TY - GEN

T1 - Fine-Grained Cryptanalysis

T2 - 62nd IEEE Annual Symposium on Foundations of Computer Science, FOCS 2021

AU - Dinur, Itai

AU - Keller, Nathan

AU - Klein, Ohad

N1 - Publisher Copyright:
© 2022 IEEE.

PY - 2022/1/1

Y1 - 2022/1/1

N2 - An average-case variant of the k-SUM conjecture asserts that finding k numbers that sum to 0 in a list of r random numbers, each of the order r k, cannot be done in much less than r\lceil k/2\rceil time. On the other hand, in the dense regime of parameters, where the list contains more numbers and many solutions exist, the complexity of finding one of them can be significantly improved by Wagner's k-tree algorithm. Such algorithms for k-SUM in the dense regime have many applications, notably in cryptanalysis. In this paper, assuming the average-case k-SUM conjecture, we prove that known algorithms are essentially optimal for k=3,4,5. For k > 5, we prove the optimality of the k-tree algorithm for a limited range of parameters. We also prove similar results for k-XOR, where the sum is replaced with exclusive or. Our results are obtained by a self-reduction that, given an instance of k-SUM which has a few solutions, produces from it many instances in the dense regime. We solve each of these instances using the dense k-SUM oracle, and hope that a solution to a dense instance also solves the original problem. We deal with potentially malicious oracles (that repeatedly output correlated useless solutions) by an obfuscation process that adds noise to the dense instances. Using discrete Fourier analysis, we show that the obfuscation eliminates correlations among the oracle's solutions, even though its inputs are highly correlated.

AB - An average-case variant of the k-SUM conjecture asserts that finding k numbers that sum to 0 in a list of r random numbers, each of the order r k, cannot be done in much less than r\lceil k/2\rceil time. On the other hand, in the dense regime of parameters, where the list contains more numbers and many solutions exist, the complexity of finding one of them can be significantly improved by Wagner's k-tree algorithm. Such algorithms for k-SUM in the dense regime have many applications, notably in cryptanalysis. In this paper, assuming the average-case k-SUM conjecture, we prove that known algorithms are essentially optimal for k=3,4,5. For k > 5, we prove the optimality of the k-tree algorithm for a limited range of parameters. We also prove similar results for k-XOR, where the sum is replaced with exclusive or. Our results are obtained by a self-reduction that, given an instance of k-SUM which has a few solutions, produces from it many instances in the dense regime. We solve each of these instances using the dense k-SUM oracle, and hope that a solution to a dense instance also solves the original problem. We deal with potentially malicious oracles (that repeatedly output correlated useless solutions) by an obfuscation process that adds noise to the dense instances. Using discrete Fourier analysis, we show that the obfuscation eliminates correlations among the oracle's solutions, even though its inputs are highly correlated.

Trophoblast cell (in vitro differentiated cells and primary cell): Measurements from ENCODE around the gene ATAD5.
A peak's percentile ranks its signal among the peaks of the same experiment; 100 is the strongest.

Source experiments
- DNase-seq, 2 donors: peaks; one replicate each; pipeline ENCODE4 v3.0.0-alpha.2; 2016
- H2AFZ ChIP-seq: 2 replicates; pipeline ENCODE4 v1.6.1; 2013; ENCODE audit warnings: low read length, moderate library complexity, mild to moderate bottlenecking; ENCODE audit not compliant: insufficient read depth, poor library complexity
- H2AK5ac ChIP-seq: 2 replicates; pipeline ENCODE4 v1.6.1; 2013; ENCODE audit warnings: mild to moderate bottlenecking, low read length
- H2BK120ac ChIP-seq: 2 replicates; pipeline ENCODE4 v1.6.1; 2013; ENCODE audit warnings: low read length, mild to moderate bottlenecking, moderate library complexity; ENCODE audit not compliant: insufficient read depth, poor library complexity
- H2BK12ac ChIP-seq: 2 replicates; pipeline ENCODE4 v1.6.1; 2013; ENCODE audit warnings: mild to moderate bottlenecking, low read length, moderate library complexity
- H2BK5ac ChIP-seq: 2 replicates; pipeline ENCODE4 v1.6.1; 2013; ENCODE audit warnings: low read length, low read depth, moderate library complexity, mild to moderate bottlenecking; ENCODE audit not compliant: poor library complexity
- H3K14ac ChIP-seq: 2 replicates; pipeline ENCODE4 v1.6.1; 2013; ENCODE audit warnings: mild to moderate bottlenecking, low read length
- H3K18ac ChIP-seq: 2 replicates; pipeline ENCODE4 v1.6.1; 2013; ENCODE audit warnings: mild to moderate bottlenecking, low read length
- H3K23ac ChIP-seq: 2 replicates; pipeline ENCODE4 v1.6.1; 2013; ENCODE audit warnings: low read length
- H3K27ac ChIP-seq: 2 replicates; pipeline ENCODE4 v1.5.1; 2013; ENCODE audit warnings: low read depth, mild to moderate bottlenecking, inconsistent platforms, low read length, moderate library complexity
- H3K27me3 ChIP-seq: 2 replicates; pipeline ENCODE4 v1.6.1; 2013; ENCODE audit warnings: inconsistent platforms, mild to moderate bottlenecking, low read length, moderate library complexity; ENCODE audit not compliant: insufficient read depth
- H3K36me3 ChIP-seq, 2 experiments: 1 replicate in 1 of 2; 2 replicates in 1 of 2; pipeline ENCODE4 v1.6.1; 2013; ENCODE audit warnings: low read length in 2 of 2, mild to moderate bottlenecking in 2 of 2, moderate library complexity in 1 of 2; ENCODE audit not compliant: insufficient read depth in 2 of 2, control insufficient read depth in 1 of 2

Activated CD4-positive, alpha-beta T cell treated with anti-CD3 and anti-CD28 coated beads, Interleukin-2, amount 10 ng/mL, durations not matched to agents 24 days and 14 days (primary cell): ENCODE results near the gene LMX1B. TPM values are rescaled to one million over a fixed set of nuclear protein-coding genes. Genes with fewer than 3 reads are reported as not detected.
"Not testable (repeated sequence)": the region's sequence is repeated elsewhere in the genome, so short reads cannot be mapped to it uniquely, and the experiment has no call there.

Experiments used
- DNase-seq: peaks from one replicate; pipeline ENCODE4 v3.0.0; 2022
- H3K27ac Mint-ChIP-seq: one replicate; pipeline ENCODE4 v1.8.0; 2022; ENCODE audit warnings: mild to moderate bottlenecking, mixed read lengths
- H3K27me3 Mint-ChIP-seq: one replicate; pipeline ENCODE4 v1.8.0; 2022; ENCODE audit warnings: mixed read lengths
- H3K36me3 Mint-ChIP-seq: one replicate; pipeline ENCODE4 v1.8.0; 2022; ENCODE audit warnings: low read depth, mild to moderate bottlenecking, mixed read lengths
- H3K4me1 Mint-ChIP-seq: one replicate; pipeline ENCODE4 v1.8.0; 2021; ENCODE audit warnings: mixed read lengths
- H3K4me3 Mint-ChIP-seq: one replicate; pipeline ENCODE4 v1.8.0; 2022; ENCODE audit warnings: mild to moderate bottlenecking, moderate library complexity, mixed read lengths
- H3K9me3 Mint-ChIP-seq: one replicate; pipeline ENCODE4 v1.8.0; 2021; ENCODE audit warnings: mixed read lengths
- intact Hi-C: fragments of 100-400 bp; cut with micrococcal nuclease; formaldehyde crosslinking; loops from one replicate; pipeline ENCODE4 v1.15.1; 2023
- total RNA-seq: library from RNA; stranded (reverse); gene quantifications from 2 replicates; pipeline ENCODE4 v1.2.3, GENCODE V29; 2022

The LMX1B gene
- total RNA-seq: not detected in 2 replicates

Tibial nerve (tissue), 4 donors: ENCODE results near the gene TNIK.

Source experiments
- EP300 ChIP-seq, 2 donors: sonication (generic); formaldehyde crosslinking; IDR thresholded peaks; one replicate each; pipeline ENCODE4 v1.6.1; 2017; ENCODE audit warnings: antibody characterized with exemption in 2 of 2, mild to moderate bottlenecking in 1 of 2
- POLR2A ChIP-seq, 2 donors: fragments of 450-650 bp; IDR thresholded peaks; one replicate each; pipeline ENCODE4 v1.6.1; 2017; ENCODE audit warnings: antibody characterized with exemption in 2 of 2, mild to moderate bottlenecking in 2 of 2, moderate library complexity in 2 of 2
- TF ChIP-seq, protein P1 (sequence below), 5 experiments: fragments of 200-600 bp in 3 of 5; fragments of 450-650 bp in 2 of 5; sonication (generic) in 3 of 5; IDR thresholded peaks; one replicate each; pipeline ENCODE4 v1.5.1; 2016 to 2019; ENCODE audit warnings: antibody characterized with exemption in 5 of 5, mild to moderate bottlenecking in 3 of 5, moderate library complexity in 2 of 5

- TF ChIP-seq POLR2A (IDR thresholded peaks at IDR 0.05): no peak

KW - Computational complexity

UR - http://www.scopus.com/inward/record.url?scp=85127111256&partnerID=8YFLogxK

U2 - 10.1109/FOCS52979.2021.00017

DO - 10.1109/FOCS52979.2021.00017

M3 - Conference contribution

AN - SCOPUS:85127111256

T3 - Proceedings - Annual IEEE Symposium on Foundations of Computer Science, FOCS

SP - 80

EP - 91

BT - Proceedings - 2021 IEEE 62nd Annual Symposium on Foundations of Computer Science, FOCS 2021

PB - Institute of Electrical and Electronics Engineers

Y2 - 7 February 2022 through 10 February 2022

ER -